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Marshall Fine Headshot

What's Killing Independent Film?

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So now what?

That's the question I've asked myself recently after watching any number of worthy but small movies. I come out of the screening room - or turn off the TV because I've had to watch a DVD screener - and thought, "This is a nice little movie - but who will ever have the chance to see it?"

Maybe these films will have a life on DVD or on cable or video-on-demand. But how will anyone hear about them if they wind up painted/tainted with that "straight-to-video" label?

Most of them, it seems, will barely be released into theaters, so they join the slurry of movies that seems to increase daily: films which, just a few years ago, would have had an arthouse release at a minimum. They'd have been reviewed, seen, remembered.

Recently I wrote about David Hollander's film Personal Effects, which starred Ashton Kutcher and Michelle Pfeiffer - and which was going straight to DVD after one-night-only screenings in Los Angeles and New York. Or The Deal, a witty little film about the movie world that William H. Macy co-wrote, co-produced and starred in with Meg Ryan.

And the list goes on. In March, I screened several films at a film club I host that were getting extremely limited releases before heading to the DVD/on-demand universe: Reunion, Sherman's Way, The Cake Eaters.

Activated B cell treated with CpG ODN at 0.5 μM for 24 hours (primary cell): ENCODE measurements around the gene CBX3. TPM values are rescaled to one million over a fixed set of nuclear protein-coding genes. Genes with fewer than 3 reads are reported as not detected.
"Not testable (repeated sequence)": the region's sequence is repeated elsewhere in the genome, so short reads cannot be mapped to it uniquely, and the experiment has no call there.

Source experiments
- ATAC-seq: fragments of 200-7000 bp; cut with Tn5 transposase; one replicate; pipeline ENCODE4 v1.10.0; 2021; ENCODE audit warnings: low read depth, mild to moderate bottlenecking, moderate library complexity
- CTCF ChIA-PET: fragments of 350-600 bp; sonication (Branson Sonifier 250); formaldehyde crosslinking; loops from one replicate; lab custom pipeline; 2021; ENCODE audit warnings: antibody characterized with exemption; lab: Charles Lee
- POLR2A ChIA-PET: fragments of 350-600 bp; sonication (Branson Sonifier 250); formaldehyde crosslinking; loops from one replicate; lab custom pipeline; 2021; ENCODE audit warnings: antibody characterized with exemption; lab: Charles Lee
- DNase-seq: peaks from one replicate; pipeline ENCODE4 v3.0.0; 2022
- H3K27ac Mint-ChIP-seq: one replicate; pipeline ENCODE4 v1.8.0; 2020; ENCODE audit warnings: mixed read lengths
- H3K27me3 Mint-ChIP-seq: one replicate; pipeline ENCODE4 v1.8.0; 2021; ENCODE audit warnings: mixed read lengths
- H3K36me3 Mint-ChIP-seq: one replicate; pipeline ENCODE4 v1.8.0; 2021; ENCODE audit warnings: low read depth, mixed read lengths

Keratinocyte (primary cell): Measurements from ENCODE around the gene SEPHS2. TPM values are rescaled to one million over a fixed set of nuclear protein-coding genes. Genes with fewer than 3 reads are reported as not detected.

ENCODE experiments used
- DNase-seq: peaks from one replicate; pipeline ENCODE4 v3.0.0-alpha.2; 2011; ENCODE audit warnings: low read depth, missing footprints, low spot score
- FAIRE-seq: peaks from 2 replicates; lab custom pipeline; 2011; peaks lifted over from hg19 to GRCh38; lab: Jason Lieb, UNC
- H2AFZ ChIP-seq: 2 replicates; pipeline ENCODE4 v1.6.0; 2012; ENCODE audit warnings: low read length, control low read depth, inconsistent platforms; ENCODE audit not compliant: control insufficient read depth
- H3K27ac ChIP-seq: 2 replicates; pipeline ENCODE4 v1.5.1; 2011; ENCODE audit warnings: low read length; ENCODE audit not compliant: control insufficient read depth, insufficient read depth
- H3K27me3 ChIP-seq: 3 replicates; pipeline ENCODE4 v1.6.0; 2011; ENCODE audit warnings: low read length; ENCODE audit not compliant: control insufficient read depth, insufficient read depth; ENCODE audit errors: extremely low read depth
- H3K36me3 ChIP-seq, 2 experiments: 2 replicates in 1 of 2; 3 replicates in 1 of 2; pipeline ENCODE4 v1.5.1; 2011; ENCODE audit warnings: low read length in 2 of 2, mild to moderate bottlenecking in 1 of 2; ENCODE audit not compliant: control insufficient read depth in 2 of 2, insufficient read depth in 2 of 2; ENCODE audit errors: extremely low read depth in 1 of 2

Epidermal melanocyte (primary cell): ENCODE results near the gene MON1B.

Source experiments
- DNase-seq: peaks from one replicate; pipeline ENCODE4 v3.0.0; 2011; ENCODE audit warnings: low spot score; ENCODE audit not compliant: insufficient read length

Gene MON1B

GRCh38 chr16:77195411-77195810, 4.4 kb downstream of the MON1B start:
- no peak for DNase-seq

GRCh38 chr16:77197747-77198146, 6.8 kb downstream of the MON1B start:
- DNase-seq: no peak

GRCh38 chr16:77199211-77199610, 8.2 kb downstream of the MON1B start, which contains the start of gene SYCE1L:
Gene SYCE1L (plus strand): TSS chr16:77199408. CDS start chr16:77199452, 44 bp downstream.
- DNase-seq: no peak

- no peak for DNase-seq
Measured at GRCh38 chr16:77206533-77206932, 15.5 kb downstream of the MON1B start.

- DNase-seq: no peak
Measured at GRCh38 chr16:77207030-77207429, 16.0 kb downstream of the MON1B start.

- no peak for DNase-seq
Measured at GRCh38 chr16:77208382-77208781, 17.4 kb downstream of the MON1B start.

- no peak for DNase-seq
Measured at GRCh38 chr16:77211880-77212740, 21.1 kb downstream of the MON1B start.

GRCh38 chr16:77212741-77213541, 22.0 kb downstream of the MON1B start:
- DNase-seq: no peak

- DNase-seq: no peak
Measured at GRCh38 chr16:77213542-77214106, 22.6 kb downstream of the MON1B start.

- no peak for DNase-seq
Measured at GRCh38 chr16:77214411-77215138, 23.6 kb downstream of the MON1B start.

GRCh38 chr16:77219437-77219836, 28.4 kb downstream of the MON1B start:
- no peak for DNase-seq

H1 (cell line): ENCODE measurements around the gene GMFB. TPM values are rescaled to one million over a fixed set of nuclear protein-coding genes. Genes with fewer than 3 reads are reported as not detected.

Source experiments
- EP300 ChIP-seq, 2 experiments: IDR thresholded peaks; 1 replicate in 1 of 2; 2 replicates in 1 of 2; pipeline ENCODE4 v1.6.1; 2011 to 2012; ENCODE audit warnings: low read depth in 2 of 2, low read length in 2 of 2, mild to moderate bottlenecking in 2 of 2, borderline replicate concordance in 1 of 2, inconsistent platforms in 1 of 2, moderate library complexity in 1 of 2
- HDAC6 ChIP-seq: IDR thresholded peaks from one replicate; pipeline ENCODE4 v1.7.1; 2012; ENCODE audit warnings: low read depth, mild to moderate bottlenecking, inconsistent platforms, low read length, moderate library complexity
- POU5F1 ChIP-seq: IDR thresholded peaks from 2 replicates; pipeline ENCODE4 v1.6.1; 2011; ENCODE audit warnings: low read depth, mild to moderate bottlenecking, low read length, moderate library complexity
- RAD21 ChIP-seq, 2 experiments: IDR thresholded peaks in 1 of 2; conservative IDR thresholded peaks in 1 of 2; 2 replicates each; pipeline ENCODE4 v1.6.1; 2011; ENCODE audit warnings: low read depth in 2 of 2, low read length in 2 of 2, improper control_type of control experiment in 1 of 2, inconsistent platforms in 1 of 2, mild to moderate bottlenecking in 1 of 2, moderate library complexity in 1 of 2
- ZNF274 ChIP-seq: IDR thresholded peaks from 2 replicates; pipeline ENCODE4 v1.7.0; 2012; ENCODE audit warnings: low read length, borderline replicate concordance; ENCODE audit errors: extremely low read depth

This week, the movie The Escapist, a British prison-escape drama, hits video-on-demand two days before its limited theatrical release in New York.

Indy-film guru John Pierson explained it to me a year ago at South by Southwest, when I was trying to peddle a documentary I'd made (still trying). The number of screens available for independent/foreign/documentary films isn't growing. Neither is the size of the audience for these films - at least not the audience willing to leave its home to pay to see a movie in a theater.

But the number of these movies being made has mushroomed. Literally thousands of films were submitted to Sundance this year for a couple hundred slots. Everyone seems to be operating from the model of 20 years ago when, as John Sayles once told me, "If it had sprockets, you could sell it." Or the model of five or 10 years ago, when selection to a major film festival meant your film had a good shot at being released.

So what of the thousands that don't get selected? Or worse - the hundreds that do play the festival circuit without ever attracting a buyer?

For the rest of this post, click here to go to my website, www.hollywoodandfine.com.